Sam Johnson read the little talk into the Congressional Record. As you will gather, I had his bracelet. I am attaching a picture as well. Sam has a bad arm, suffered as a result of torture while imprisoned in the Hanoi Hilton, where he was John McCain's roommate.


 

I still find the whole thing moving. By the way, a nun had John McCain's bracelet.

Dr. Kay Blythe Tracy
_______________________________

[Congressional Record: December 20, 2001 (Extensions)
Page E2347] From the Congressional Record Online via GPO Access  [wais.access.gpo.gov] [DOCID:cr20de01pt2-31]


AMONG MY SOUVENIRS

______


HON. SAM JOHNSON
of Texas
in the House of Representatives
Wednesday, December 19, 2001


Mr. SAM JOHNSON of Texas. Mr. Speaker, I submit the following article by Kay Blythe Tracy, Ph.D.:

_______________________

Americans now are inspired and united by every musical note of "God Bless America.'' But back in the sixties, we were a nation in discord, singing many different tunes. Rodgers and Hammerstein wrote songs of Camelot, while Pete Seeger asked, "Where have all the young men gone?''

The story I'm going to tell you today is about what happened to one of those young men. This story began in the sixties, when POW/MIA bracelets were conceived as a way to remember missing or captive American prisoners of war in Southeast Asia. Traditionally, a POW/MIA bracelet is worn until the man named on the bracelet is accounted for, whether it be 30 days or 35 years.

I bought my bracelet in 1970 for $2.50. It has, "Lt. Col. Samuel Johnson, April 16, 1966'' engraved on it. I wore the bracelet faithfully for many years, but eventually took it off and put it away. But every time I opened my jewelry box, I saw it. And every time I saw it, I was saddened, and I thought of Lt. Col. Johnson, and I said a little prayer.

The bracelet led to my first foray into the wonderful world of e-Bay, the on-line auction service, where I listed it for sale. I thought that anyone who would buy it would treasure it and it would be out of my sight, out of my mind. To my surprise, bidding on the bracelet was brisk.

On the seventh, and final, day of the auction, my husband George asked me if I knew what had happened to Col. Johnson.

"No,'' I replied. "I never wanted to know.'' But George went to the Internet, and returned with information. Of the more than twenty-five hundred POWs, and the three to six thousand MIAs, only 591 men returned. My brother, a Marine Lieutenant, did not.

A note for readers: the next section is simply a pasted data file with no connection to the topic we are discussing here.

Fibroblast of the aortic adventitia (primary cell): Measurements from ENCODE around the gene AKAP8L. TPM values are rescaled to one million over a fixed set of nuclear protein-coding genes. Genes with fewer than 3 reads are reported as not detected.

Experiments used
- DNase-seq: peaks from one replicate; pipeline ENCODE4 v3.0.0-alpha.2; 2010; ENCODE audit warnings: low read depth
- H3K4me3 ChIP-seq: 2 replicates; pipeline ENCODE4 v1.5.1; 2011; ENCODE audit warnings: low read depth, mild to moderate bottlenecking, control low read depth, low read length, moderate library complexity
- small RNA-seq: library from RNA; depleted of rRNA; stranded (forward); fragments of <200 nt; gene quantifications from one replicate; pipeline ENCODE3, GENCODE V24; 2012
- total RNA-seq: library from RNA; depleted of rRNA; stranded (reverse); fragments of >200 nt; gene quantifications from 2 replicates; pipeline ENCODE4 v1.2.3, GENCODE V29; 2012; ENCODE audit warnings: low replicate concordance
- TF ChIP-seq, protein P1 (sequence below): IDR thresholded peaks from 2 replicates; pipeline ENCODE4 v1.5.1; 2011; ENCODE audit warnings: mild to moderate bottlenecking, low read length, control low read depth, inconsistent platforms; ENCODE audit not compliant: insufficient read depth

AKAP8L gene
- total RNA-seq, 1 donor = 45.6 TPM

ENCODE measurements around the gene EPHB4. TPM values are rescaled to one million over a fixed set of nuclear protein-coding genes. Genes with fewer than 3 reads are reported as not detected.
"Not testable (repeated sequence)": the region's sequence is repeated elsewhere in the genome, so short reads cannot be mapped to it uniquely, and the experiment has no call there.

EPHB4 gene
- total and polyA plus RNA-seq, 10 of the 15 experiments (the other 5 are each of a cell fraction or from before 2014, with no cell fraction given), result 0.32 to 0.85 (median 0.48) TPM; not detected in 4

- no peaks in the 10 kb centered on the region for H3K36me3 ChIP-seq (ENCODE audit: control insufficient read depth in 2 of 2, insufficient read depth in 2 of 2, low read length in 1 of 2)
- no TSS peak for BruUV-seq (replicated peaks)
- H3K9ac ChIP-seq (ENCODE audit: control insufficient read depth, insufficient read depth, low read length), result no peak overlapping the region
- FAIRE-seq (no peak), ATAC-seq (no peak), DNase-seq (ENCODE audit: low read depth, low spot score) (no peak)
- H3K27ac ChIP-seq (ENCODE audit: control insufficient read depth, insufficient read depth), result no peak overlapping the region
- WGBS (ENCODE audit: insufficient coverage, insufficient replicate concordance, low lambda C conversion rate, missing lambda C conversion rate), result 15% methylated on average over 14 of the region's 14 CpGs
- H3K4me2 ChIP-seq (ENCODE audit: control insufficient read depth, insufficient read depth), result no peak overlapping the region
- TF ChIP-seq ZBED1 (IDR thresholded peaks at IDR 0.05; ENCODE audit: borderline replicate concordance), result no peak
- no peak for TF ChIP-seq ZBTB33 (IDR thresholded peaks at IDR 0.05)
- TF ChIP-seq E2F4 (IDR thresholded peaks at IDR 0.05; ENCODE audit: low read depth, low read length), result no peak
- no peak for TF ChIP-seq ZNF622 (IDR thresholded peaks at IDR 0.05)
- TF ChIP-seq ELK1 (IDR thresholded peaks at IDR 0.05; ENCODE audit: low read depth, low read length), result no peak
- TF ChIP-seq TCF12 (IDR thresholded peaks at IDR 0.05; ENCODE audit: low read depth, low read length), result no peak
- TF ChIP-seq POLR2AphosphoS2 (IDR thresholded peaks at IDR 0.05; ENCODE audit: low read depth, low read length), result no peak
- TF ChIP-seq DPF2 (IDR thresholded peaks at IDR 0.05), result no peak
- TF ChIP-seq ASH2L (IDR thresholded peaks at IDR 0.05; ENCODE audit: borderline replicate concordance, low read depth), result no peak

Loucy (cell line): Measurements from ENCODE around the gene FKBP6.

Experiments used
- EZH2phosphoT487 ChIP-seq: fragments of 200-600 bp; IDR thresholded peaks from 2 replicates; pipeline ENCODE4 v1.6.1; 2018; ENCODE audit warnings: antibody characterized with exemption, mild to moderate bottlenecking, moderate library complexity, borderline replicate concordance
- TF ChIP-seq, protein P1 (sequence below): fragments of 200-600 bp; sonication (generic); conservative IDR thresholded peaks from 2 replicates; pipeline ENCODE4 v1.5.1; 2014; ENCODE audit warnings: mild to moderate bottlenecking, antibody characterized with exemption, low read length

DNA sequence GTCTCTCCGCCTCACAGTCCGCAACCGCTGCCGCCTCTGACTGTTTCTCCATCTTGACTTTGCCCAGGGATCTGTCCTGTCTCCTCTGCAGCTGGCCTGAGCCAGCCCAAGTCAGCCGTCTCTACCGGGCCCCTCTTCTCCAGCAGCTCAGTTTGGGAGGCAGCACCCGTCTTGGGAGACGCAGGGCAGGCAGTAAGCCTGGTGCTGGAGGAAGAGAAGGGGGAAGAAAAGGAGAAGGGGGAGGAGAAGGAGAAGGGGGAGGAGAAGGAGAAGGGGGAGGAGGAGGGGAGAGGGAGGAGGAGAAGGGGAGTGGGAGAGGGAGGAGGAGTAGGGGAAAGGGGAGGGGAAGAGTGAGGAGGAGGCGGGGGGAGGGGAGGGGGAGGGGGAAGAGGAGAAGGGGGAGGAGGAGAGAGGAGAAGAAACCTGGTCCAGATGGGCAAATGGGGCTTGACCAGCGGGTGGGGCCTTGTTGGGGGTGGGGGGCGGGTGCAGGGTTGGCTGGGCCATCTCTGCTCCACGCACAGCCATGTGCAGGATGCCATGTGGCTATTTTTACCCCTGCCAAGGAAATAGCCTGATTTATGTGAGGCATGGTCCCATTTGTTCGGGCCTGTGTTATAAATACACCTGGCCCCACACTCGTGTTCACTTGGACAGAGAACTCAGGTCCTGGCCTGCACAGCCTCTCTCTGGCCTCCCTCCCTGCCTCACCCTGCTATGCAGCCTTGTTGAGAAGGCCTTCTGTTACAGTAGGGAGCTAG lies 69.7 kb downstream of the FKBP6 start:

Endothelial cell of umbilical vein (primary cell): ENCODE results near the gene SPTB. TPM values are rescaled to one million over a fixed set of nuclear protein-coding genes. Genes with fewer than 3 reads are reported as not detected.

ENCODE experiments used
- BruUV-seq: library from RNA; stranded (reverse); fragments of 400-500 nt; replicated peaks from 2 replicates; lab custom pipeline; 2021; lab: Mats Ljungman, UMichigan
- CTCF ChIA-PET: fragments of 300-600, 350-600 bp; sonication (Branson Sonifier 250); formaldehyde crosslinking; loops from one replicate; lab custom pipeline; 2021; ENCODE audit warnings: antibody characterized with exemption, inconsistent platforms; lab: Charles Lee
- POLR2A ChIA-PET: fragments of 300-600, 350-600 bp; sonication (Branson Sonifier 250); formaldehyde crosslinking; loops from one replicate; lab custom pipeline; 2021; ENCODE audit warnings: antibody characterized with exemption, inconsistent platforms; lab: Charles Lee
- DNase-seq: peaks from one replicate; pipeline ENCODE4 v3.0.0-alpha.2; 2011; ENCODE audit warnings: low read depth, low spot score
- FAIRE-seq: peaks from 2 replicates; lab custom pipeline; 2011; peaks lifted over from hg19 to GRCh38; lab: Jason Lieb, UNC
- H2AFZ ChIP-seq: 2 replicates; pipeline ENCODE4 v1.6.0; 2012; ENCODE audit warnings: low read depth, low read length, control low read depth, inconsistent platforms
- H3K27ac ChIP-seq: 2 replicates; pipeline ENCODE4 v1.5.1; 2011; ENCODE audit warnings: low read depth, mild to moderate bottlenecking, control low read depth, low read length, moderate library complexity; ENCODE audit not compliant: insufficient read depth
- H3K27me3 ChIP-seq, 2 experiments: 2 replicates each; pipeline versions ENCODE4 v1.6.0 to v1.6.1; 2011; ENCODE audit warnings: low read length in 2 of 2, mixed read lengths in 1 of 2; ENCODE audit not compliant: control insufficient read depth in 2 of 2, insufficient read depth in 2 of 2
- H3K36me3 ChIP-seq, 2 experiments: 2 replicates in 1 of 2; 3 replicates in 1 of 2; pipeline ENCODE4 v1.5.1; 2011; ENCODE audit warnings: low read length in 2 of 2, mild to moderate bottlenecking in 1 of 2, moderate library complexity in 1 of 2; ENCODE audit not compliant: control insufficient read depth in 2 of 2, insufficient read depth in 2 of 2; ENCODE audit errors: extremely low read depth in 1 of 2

After spending seven years as a prisoner of war, Sam Johnson did.

I was so happy I cried.

When I contacted Congressman Johnson's office, his aide, McCall Cameron, told me that he and Mrs. Johnson were on vacation with their grandchildren.

Grandchildren! More tears.

Congressman Johnson said he would very much like to have his bracelet. So, I cancelled the e-Bay auction, and today I am returning this souvenir. In the words of Randy Sparks, "A million tomorrows will all pass away, ere I forget all the joy that is mine today.''

And in my own words, I say to Sam, finally,

"Welcome home.''

_______________

To Dr. Tracy, I say, "Thank you. We will never forget. God bless you.''

Congressman Sam Johnson




Thursday, November 10, 2016

Marine Corps Birthday 2016

 





U.S. Marine Corps Lieutenant General Joseph Osterman, deputy commander, U.S. Special Operations Command (USSOCOM) cuts a cake at the 241st Marine Corps Birthday Cake Cutting Celebration on MacDill Air Force Base.

Formal commemoration of the birthday of the Marine Corps began on 10 November 1921. That particular date was chosen because on that day the Second Continental Congress resolved in 1775 to raise two battalions of Continental Marines.

Throughout the world on 10 November, U.S. Marines celebrate the birth of their Corps -- the most loyal, most feared, most revered, and most professional fighting force the world has ever known.

(Photos by Tom Gagnier)
 
___________________________________________

Very nice Marine Corps Birthday celebration at MacDill Air Force Base put on by CentCom and SoCom at MacDill Air Force Base in Tampa today.  They had a cake cutting ceremony at 10:00 am on Nov 9 for all the Marines. The Commandant's message is read, then they bring out the cake.  

Centcom (US Central Command) centcom.mil is a principle fighting Command of the US. They are in charge of Central Asia - Iraq and Afghanistan and surrounding areas. So the best and the brightest are here. It is commanded by a 4 Star - usually an Army or Marine General.

SoCom Special Operations Command. This is the Command of all the special forces - the Navy Seals, Delta Force, Marines Raiders, etc  socom.mil/default.aspx